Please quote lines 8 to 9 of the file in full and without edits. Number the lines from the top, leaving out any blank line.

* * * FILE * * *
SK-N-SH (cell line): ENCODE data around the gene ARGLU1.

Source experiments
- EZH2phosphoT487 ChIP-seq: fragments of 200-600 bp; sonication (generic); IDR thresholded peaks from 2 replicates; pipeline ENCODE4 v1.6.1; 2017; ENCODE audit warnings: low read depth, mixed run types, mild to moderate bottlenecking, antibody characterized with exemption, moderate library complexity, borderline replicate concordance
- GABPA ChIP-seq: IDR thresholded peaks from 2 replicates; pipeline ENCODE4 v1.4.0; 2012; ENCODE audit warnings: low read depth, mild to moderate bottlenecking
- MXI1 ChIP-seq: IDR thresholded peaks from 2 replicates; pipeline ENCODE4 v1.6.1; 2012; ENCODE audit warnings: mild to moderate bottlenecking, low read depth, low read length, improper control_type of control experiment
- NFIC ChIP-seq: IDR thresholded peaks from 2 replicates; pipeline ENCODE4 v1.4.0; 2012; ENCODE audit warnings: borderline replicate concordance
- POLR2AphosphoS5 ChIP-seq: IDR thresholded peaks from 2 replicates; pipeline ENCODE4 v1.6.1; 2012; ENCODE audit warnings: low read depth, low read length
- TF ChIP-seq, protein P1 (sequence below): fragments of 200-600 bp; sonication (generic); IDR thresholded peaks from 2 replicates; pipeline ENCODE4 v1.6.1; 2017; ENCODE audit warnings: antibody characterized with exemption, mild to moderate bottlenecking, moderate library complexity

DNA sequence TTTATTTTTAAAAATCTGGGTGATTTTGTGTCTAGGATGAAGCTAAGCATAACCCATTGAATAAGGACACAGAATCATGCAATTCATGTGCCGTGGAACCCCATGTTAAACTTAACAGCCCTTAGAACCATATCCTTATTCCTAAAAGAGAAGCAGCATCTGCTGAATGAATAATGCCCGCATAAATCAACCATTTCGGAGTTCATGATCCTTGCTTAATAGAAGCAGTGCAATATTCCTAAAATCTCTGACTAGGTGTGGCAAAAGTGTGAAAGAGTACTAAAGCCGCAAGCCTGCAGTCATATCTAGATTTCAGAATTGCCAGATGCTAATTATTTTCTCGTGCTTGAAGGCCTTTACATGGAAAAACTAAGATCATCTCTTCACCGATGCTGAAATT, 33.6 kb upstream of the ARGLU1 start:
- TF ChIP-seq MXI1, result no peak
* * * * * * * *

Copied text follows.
- TF ChIP-seq, protein P1 (sequence below): fragments of 200-600 bp; sonication (generic); IDR thresholded peaks from 2 replicates; pipeline ENCODE4 v1.6.1; 2017; ENCODE audit warnings: antibody characterized with exemption, mild to moderate bottlenecking, moderate library complexity

DNA sequence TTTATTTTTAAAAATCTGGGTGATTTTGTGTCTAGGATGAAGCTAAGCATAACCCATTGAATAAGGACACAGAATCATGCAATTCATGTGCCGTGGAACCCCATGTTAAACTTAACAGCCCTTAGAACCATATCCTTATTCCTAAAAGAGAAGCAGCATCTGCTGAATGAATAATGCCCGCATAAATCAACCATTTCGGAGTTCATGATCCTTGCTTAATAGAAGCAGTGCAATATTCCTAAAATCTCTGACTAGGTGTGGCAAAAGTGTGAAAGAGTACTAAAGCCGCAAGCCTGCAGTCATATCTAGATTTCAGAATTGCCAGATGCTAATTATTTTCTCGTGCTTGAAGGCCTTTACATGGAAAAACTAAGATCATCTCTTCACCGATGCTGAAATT, 33.6 kb upstream of the ARGLU1 start: